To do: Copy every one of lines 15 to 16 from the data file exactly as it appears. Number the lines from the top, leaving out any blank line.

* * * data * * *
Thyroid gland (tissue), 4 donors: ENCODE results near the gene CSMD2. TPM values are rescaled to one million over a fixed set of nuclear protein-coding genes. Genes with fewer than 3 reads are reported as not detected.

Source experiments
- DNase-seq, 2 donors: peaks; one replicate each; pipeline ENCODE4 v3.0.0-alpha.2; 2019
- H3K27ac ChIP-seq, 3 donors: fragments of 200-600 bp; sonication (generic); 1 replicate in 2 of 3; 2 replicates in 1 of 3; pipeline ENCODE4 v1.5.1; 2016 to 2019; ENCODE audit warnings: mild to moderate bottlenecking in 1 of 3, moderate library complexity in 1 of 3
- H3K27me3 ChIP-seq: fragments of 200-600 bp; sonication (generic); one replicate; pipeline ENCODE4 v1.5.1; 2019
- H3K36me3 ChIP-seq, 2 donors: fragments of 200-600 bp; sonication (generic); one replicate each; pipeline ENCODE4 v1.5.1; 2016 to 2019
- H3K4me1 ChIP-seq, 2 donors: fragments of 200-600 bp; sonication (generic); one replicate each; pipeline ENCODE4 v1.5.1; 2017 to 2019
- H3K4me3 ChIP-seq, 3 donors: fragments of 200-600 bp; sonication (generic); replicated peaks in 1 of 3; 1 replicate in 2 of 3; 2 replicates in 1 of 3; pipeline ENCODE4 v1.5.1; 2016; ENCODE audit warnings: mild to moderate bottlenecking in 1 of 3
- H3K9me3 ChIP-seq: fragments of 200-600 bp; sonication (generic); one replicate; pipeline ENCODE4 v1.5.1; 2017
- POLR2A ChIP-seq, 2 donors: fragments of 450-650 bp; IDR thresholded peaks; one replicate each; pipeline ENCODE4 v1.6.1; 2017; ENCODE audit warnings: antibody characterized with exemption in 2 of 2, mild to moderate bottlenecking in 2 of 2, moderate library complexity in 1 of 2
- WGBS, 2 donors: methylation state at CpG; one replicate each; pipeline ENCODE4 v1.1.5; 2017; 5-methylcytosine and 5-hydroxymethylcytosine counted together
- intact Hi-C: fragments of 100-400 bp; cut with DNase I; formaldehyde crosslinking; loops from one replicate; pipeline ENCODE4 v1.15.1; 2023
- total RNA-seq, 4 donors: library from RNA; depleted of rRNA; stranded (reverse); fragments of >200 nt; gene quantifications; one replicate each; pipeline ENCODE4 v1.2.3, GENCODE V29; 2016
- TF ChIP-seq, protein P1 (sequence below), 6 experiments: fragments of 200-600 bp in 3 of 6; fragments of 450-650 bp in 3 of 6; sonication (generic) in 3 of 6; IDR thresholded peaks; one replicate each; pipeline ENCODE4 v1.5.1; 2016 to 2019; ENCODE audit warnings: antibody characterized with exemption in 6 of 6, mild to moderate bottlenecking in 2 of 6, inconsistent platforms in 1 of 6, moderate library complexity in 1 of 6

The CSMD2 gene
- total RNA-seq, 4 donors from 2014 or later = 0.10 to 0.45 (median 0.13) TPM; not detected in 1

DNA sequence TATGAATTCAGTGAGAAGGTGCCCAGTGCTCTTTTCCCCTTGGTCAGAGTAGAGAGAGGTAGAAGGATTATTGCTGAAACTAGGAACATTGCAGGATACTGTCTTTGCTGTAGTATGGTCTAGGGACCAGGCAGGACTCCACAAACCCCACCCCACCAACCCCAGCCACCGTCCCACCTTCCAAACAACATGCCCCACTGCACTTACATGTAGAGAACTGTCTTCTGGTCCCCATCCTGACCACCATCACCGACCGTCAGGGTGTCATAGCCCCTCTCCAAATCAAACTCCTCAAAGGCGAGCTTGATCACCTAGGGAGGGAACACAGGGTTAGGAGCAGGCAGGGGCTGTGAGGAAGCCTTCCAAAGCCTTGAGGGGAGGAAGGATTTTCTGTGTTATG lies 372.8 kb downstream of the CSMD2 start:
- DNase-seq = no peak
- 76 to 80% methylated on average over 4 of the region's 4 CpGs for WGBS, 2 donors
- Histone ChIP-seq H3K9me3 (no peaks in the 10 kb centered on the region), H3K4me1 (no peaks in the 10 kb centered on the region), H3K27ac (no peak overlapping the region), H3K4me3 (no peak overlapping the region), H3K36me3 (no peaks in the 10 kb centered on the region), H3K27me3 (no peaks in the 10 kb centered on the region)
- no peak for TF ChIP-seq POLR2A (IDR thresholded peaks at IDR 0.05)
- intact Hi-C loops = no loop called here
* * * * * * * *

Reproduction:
The CSMD2 gene
- total RNA-seq, 4 donors from 2014 or later = 0.10 to 0.45 (median 0.13) TPM; not detected in 1